2021 | Gaithersburg

Gaithersburg approves $70.6M budget for upcoming fiscal year

Final budget is 3.7% lower than one introduced in March; tax rate to stay the same

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The Gaithersburg City Council on Monday unanimously approved a $70.6 million budget for Fiscal Year 2022, which starts July 1.

The budget is 3.7% lower than the one initially introduced on March 15. The council cut back on spending due to expectations that revenue losses related to the COVID-19 pandemic will continue into the next fiscal year.

The city trimmed the budget in April from $73.2 million to $70.1 million due to a city budget deficit of $8 million, City Manager Tanisha Briley said at the time.

The deficit is related to declines in revenue from sources such as admissions and amusements taxes and hotel and motel taxes because those activities have been curtailed by the pandemic.

The final budget adopted on Monday is slightly higher than the one the city amended and presented in April because of changes in state and federal grant revenues and an increase in tax duplication revenues, Director of Finance and Administration Kim Francisco explained.

“The final budget no longer includes any reappropriation of fund balance,” she said.

Gaithersburg’s property tax rate of 26.2 cents per $100 of assessed property will stay the same next year. However, some residents could pay higher taxes due property reassessments.

About one-third of properties in Montgomery County were reassessed at the end of 2020 and collectively increased more than 9% in value (Maryland divides its assessments into three-year periods). Gaithersburg was among the communities included in the geographic area that was reassessed.

More than 78% of the properties assessed in this area of the county increased in value, including more than 83% of residential properties, according to the Maryland Department of Assessments and Taxation.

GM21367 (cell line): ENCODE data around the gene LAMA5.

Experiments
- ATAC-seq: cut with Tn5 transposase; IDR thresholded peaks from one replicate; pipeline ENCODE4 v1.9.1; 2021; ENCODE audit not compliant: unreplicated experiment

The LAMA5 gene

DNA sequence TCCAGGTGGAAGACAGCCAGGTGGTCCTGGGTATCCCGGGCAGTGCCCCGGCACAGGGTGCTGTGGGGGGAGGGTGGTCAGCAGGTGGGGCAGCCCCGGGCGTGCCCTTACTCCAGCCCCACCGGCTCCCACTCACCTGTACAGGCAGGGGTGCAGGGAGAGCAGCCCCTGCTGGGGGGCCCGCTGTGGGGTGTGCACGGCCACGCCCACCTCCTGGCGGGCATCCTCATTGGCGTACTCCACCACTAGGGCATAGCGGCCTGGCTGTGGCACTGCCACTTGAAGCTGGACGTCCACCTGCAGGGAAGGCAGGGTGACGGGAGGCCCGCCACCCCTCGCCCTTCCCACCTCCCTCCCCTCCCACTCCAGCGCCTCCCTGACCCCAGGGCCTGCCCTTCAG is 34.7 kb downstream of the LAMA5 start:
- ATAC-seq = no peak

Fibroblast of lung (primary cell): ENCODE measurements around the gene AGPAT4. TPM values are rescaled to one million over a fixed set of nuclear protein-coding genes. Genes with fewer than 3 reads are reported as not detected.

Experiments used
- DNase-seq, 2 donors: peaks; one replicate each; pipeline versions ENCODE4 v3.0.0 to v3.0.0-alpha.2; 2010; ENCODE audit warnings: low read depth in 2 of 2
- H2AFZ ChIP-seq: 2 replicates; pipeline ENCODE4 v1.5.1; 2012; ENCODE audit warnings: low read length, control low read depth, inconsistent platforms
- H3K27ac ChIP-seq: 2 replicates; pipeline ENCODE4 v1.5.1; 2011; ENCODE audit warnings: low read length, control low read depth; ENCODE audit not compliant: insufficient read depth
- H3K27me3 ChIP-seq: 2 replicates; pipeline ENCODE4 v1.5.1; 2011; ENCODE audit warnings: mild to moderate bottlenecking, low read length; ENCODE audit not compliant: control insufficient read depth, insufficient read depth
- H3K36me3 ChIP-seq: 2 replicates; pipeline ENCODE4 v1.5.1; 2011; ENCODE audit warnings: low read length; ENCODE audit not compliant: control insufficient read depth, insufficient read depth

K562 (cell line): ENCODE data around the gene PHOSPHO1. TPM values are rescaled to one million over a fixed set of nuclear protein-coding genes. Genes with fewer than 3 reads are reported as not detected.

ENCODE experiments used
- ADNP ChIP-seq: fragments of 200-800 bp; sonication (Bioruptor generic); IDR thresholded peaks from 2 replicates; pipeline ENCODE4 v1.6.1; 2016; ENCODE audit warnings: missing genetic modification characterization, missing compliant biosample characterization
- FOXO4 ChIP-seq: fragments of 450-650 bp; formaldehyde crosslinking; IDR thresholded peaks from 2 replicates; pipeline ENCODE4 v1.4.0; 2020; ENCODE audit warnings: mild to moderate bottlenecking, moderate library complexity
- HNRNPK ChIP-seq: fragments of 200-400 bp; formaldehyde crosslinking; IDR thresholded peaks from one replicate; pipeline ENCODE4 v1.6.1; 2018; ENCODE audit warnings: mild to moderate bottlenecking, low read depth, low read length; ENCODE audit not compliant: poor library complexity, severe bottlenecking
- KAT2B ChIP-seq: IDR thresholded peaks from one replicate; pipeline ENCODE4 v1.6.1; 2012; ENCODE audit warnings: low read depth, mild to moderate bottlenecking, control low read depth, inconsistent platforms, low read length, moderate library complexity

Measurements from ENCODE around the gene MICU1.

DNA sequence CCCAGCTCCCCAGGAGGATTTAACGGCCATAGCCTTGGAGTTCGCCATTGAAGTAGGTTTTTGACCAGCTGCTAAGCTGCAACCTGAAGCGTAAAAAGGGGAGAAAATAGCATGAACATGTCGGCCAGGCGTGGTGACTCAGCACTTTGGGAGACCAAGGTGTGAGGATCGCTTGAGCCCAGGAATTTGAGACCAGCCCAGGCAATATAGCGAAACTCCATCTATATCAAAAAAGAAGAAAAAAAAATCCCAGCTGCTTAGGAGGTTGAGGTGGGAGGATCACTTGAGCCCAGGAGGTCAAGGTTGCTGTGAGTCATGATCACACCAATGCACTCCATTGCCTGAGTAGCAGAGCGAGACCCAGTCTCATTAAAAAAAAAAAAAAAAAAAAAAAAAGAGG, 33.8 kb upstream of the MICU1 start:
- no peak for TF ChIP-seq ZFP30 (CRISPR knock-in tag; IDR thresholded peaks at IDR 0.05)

Residents’ property tax bills increase as assessments increase, unless the city lowers the tax rate.

The increases in revenue from the budget presented in April include:

  • A $500,000 state grant for a project to upgrade the field at Robertson Park to turf. The money was originally supposed to be received in Fiscal Year 2021.
  • A $700,000 state grant for improvements to Pleasant View Park and the construction of a pedestrian bridge over Great Seneca Highway
  • $183,923 from Montgomery County revenue sharing for duplicate services due to an updated county formula for tax duplication that increased the amount of money sent to municipalities.
  • $44,400 in projected increased revenue due to updated reopening guidelines

The city has increased expenditures in the general fund more than $29,000. That includes increases in contracted mowing services, in information technology projects and in parks, recreation and culture expenses.

Expenditures in the capital budget increased $2.2 million, a good portion of which is for the construction of the city’s new police station and council chambers at 16 S. Summit Ave.

Gaithersburg is receiving $11.5 million from the federal American Rescue Plan.

Briley said last month that the city has received the first half of the money and it shows up as revenue in current budget. However, the city could redirect the money for spending in FY22, she said.

On Monday, Francisco said the city would receive the second half of the American Rescue Plan funds in FY22.

“The revenue that will be recognized in FY22, however, will be determined based on a revenue-loss calculation combined with the impacts of the finalization of the treasury guidance. It is not included as part of the FY22 budget that we are adopting today,” she said.

The city is creating an internal work group to determine how best to use the funding.

Dan Schere can be reached at daniel.schere@bethesdamagazine.com